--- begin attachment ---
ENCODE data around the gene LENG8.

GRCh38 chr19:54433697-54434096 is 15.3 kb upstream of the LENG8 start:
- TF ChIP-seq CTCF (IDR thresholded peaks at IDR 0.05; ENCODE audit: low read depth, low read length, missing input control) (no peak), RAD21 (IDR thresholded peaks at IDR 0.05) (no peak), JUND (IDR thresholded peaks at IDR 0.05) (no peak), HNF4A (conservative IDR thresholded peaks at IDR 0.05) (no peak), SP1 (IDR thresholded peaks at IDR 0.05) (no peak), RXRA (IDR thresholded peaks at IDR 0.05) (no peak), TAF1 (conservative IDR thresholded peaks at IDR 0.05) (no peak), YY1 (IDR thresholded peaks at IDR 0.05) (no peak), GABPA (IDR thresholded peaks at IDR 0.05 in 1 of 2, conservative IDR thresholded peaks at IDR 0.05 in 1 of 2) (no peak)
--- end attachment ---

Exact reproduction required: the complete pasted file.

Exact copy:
ENCODE data around the gene LENG8.

GRCh38 chr19:54433697-54434096 is 15.3 kb upstream of the LENG8 start:
- TF ChIP-seq CTCF (IDR thresholded peaks at IDR 0.05; ENCODE audit: low read depth, low read length, missing input control) (no peak), RAD21 (IDR thresholded peaks at IDR 0.05) (no peak), JUND (IDR thresholded peaks at IDR 0.05) (no peak), HNF4A (conservative IDR thresholded peaks at IDR 0.05) (no peak), SP1 (IDR thresholded peaks at IDR 0.05) (no peak), RXRA (IDR thresholded peaks at IDR 0.05) (no peak), TAF1 (conservative IDR thresholded peaks at IDR 0.05) (no peak), YY1 (IDR thresholded peaks at IDR 0.05) (no peak), GABPA (IDR thresholded peaks at IDR 0.05 in 1 of 2, conservative IDR thresholded peaks at IDR 0.05 in 1 of 2) (no peak)